Tips for building your credit for a mortgage

Published on
July 02, 2024

A good credit score goes a long way towards getting accepted for a mortgage. Good credit indicates to lenders that you are a reliable borrower and, therefore, that you’re likely to make monthly mortgage payments on time. With the different obstacles there are currently to getting on the property ladder, building your credit score is one of the easiest things within your control to increase your chances. Here are some tips for building your credit for your mortgage.

1. Register To Vote

This is perhaps the easiest step to building your credit score. Registering to vote means you are tied to an address, and lenders can verify your identity. Essentially, it’s a sign of stability. Registering to vote can add as much as 50 points to your credit score.

This could mean the difference between a good and excellent credit score for some people, which could, therefore, open up more options for better loan rates, credit cards, and mortgages. This all helps you get approved to mortgage a property.

On top of this, applying to join the electoral roll can be completed quickly online.

2. Pay Bills By Direct Debit

Missing bill payments can negatively impact your credit score by pushing it to lower. One way to avoid missing any bill payments is to pay by direct debit. Simply select this option for all your regular bills, and you won’t have to worry about manually paying each month. 

3. Review Your Credit Report

bills and debt graphic

The best way to see the health of your credit is by using a credit reference agency. Experian, Equifax, and TransUnion are the three main ones that offer this service. Regularly checking your credit report, especially before making big decisions like applying for a mortgage, will help you monitor your credit rating and understand if there are any more adjustments you need to make to boost it.

Performing a credit check is also very quick and free of charge online. 

4. Show You Can Manage Debt

Lenders like to see that you are able to manage debt responsibly. But if you have never borrowed money before, you won’t have any evidence to prove this, which could cause you to have a low credit score.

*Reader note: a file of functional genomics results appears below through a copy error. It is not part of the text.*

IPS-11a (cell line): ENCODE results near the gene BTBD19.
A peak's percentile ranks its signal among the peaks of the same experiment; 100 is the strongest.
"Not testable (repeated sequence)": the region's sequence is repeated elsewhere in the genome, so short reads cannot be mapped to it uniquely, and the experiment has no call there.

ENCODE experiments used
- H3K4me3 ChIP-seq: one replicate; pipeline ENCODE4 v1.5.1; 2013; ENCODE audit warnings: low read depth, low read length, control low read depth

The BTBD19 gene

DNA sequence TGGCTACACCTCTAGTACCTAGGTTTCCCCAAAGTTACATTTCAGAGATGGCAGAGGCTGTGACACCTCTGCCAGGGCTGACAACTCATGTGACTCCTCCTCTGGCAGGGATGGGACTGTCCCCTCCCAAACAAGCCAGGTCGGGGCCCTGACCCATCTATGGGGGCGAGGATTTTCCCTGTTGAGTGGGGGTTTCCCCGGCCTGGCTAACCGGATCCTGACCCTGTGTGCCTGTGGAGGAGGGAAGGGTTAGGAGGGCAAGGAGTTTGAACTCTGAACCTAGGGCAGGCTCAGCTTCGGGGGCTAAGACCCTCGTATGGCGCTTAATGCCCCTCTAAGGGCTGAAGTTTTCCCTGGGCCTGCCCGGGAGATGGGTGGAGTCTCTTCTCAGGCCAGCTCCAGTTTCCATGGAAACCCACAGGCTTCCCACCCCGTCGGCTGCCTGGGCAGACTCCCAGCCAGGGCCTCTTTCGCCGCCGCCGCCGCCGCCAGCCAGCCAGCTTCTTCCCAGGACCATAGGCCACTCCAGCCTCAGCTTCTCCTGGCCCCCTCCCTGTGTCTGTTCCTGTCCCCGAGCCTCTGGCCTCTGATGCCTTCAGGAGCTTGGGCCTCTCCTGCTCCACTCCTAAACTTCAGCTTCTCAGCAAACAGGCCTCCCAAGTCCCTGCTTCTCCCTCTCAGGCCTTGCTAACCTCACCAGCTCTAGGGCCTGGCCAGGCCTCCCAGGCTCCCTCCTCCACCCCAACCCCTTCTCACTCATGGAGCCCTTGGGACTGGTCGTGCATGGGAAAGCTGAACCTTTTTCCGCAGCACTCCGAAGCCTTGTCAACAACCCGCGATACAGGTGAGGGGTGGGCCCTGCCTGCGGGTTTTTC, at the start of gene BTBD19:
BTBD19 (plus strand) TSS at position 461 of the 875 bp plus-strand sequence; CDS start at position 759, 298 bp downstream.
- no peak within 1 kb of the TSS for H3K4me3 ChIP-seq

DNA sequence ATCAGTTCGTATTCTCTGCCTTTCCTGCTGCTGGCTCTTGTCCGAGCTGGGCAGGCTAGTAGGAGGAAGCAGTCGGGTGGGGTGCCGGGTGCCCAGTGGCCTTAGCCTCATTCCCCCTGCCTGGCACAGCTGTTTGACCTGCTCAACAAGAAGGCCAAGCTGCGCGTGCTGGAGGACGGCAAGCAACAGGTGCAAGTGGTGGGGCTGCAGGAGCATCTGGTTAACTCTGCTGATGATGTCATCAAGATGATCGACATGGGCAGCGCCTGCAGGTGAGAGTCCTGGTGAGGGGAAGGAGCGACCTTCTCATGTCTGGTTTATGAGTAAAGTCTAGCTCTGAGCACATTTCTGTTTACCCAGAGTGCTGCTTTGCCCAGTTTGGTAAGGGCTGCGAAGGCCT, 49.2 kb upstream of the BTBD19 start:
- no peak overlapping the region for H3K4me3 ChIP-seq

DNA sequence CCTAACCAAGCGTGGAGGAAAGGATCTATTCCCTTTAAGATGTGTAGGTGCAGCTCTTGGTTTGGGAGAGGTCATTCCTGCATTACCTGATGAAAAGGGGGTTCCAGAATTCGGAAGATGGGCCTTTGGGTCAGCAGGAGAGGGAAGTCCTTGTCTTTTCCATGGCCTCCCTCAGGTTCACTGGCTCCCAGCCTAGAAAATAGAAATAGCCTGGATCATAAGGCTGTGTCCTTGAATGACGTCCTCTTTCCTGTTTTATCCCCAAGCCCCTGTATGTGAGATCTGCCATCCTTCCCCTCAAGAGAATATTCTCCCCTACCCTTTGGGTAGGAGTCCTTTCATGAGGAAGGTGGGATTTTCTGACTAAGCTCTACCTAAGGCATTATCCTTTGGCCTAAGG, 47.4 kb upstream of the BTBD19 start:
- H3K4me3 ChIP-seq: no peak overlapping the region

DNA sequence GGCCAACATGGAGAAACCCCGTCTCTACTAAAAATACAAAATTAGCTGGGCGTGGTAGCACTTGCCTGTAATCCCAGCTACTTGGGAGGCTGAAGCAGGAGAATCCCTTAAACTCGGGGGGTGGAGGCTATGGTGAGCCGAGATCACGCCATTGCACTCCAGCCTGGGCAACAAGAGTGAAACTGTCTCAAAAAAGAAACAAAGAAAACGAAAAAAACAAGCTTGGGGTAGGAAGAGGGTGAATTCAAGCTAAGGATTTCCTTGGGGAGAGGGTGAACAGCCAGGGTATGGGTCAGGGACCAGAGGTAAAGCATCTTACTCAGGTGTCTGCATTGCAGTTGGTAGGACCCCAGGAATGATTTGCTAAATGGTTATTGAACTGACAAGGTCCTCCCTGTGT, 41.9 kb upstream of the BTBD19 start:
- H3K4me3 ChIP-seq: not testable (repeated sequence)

One of the best ways to prove that you are a responsible borrower is by getting a credit card. It could be for something as low as making regular petrol payments with this credit card and paying it back on time every month.

It may take a few months to start building up your credit, but as long as you’re consistent with paying back the balance each month, it will positively impact your credit rating. You’ll really know your credit score is growing when your bank offers to extend your credit limit.

However, you should always be cautious of how you use your credit cards. Misusing them can negatively impact your credit score. You’ll also need to carefully read the terms and conditions of the credit card you choose to take out. For example, some credit cards have very high interest rates. But if you ensure you pay back your card in full each month, you won’t be subject to paying the interest.

When taking out a credit card, you should accurately assess what you can afford. You should avoid borrowing more than you can manage to pay back, as that could damage your credit rating.

5. Keep Your Credit Utilisation Low

Your credit utilisation is the percentage you use for your credit limit. To illustrate this with an example, if your credit limit is £2,000 and you have used half of it at £1,000, your credit utilisation is 50%.

Just because you have a particular credit limit, it doesn’t mean you have to use it to the max. In fact, a lower credit utilisation percentage is usually a good sign to lenders and is therefore more likely to impact positively on your credit score. 

6. Check Your Financial Links

couple looking at credit card

Having a joint account open with someone else can also impact your personal credit score – both positively and negatively. For example, when taking out a mortgage with someone, you should be aware that the person’s credit score may be checked in the process and when you may be applying for credit in the future.

You should check if you are still financially associated with someone you shouldn’t be, such as an ex-partner. Ask to break any outdated links so you are confident that anyone you are currently financially associated with at the time of applying for a mortgage is the right person.

The Homebuyers Club is a community of home buyers. Connecting with other like-minded people can provide you with the support you need on your journey for tips for building your credit for a mortgage. For example, you will get access to an “understand & improve your credit score” guide. Join the Homebuyers Club here. 

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